Being Better

Peter learns plenty from the contrasts between flyfishing in Japan and New Zealand.

A couple of weeks ago, I returned from a 10 day flyfishing trip to Japan, during what was pretty much the start of their summer. This is the second time in 5 years I’ve visited this very special country, and I’m sure I should spend more time there. I’d forgotten how good Japan is in so many ways. I travelled with my 18 year old son Lachie, Nick Taransky (the legendary cane rod maker who needs no introduction to FlyStream readers) and Dave Hemmings, a dear friend and fellow guide in Tasmania.

For me, this trip was primarily about learning to flyfish. Yes, that’s right, even though I’ve been at it now for 43 years, I still believe I have so much more to learn. Being ‘forever the student’ is an important aspect of my life. A second and maybe slightly less important reason was to experience the great Japanese culture once again. Nick had previously spent a month immersed in both flyfishing and the culture, and this had him yearning for more. A few years ago, Lachie had a couple of weeks as an exchange student in Japan and also looked forward to going back. That left Dave as the only first-timer in our party.

FlyStream regular Nick Taransky was glad to be back in Japan.


We began our trip in Tokyo, hosted by our friend Bill Higashi. Bill is a Master Casting Instructor of some note and we’d formed a friendship over the previous 10 years as we found ourselves at the same events in Florida, Melbourne, the Maldives and Japan. Bill is also a professional translator, which makes him a very handy companion in a country where few locals speak fluent English.

Our first casts were at night on one of the busiest commercial waterways in the world. Giant container ships towered over our comparatively small skiffs and we cast along the light/shadow interface to busting-up sea bass, feeding on sardines attracted to the bright wharf lights. This was fun and it is something that every flyfisher should do if visiting Tokyo.

We then travelled by slow train, followed by 280kph bullet train until we reached the mountains in northern Japan. This is where I learnt more about fishing in fast water than I had ever learnt before.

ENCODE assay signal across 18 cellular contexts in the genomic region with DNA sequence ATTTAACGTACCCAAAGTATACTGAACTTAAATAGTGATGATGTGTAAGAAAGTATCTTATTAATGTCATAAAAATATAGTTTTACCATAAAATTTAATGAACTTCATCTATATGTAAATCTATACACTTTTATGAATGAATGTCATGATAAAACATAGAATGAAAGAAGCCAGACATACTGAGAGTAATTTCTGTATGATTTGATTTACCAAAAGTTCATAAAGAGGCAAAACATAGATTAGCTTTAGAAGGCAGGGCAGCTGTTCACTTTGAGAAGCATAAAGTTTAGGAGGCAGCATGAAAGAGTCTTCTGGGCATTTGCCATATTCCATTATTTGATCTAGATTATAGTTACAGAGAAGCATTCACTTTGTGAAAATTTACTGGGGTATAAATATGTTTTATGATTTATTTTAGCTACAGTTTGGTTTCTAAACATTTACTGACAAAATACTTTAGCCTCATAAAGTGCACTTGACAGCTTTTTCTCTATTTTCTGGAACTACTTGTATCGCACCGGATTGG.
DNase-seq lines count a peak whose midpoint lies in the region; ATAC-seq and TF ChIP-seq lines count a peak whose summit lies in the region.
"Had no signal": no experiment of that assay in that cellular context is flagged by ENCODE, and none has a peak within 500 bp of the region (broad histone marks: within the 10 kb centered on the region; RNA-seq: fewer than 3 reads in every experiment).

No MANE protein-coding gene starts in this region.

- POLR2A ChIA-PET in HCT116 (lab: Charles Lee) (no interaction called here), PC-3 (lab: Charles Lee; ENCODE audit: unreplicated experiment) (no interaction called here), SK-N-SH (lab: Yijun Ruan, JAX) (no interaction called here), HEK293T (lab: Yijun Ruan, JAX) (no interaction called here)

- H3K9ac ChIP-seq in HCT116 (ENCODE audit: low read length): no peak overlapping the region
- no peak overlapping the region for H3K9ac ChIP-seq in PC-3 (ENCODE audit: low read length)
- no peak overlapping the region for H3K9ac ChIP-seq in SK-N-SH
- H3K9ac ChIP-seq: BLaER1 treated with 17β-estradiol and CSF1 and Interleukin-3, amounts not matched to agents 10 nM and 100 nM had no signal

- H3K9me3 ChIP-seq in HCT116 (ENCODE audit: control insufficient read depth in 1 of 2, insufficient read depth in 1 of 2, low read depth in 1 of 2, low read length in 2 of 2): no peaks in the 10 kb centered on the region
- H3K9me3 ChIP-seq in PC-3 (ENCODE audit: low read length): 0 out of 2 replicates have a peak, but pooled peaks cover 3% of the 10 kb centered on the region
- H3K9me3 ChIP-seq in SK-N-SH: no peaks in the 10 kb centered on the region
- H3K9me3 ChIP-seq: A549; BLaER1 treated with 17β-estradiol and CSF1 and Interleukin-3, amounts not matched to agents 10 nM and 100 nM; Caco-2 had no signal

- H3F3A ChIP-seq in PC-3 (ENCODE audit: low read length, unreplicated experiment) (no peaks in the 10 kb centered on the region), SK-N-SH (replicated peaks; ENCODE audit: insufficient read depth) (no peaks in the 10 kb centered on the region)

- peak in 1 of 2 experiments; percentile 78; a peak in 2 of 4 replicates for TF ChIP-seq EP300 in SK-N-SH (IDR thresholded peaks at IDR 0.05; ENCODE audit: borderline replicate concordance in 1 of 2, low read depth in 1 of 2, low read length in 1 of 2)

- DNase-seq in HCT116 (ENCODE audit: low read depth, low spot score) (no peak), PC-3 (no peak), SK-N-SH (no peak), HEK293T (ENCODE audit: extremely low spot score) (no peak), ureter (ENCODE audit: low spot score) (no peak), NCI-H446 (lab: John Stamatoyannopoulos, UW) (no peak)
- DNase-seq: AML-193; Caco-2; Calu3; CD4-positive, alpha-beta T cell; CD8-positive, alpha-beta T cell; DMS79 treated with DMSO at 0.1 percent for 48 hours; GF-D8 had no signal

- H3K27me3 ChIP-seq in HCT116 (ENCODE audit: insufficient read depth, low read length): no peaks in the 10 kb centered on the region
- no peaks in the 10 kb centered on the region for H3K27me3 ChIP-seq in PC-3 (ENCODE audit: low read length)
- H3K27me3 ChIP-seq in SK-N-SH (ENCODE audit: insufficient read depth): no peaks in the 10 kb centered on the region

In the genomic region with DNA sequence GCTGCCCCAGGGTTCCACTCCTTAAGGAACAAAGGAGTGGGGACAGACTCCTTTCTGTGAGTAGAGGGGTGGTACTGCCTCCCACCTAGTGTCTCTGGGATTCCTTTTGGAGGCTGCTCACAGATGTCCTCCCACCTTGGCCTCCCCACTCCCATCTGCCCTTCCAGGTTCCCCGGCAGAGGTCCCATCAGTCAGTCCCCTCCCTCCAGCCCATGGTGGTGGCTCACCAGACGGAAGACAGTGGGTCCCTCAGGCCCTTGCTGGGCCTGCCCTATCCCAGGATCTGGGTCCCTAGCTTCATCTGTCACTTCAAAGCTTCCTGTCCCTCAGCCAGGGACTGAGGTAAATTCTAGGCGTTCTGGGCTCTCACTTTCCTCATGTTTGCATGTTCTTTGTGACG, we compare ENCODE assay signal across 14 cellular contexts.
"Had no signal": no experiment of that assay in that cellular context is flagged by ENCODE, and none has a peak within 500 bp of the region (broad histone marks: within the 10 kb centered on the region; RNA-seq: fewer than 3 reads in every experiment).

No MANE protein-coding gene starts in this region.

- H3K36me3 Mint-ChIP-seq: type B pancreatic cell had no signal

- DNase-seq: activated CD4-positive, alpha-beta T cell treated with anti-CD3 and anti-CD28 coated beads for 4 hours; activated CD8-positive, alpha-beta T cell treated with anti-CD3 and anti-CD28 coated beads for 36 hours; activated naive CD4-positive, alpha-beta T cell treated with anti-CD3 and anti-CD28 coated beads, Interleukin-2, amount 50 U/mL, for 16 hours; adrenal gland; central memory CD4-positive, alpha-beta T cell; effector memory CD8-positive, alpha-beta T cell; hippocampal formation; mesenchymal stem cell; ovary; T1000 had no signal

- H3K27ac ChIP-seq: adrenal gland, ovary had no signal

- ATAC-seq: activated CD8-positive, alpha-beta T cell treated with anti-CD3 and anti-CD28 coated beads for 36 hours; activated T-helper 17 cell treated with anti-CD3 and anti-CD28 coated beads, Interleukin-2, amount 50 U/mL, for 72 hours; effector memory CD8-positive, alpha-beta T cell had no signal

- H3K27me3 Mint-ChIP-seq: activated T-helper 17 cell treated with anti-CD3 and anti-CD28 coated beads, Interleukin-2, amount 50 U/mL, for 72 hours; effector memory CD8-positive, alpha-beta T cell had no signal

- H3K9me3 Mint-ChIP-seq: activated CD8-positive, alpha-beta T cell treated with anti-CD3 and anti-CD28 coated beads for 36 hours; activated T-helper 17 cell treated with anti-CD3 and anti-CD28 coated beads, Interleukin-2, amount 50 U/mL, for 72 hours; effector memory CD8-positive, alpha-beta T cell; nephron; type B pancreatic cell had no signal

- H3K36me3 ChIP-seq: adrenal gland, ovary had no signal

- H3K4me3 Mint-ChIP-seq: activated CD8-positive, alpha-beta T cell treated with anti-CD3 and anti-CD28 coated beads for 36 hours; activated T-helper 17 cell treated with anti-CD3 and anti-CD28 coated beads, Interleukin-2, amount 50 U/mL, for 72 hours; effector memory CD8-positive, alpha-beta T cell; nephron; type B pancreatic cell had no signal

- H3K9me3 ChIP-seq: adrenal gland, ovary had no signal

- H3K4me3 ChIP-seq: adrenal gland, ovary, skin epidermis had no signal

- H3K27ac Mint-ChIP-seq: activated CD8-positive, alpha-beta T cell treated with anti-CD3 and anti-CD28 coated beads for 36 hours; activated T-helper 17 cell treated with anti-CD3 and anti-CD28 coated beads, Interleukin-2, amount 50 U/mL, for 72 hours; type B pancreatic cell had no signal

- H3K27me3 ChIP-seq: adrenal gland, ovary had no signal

Mountain Streams

I’d had a few sniffs over the years of highly-skilled Japanese flyfishers with a totally different approach to fishing fast mountain rivers with a dry fly. Nick had previously met the main man, Naoto Shibuya, and was in awe of his abilities and a technique he had refined to the nth degree.

We also used a second guide, Sato-san. It was interesting how his approach was very different to that of Shibuya-san, but similarly successful. If I could sum up the difference between the two, I might say Shibuya-san is more refined and precise with the cast, while Sato-san puts more emphasis on the mend.

To cut a very long story short, I was so impressed with what I saw and learnt, next season I’ll be bringing Shibuya-san (along with Bill Higashi) to Tasmania, where we will fish and run some on-water clinics together. Keep an eye out for the dates on my website.

The very enthusiastic Bill Higashi with a typical Iwana.

But back to the main point of the story. In December, Lachie and I celebrated his 99.15 ATAR score (he is obviously much smarter than his dad!) with a flyfishing trip to New Zealand’s South Island. So, it was on the flight back from Japan that the contrasts in flyfishing the two countries (both coincidentally in the first week of summer) struck me.

New Zealand

I’ve fished the South Island’s legendary rivers and lakes many, many times but never with my flyfishing-mad son. I was so looking forward to it. Whilst I’m a guide myself, for the past 10 years or so I’ve always tried to book some time with guides Dean Bell or Steve Carey when I’m in New Zealand. I have the utmost respect for these two and can’t recommend them highly enough. This time round I booked Steve for a few days, who is based out of Twizel.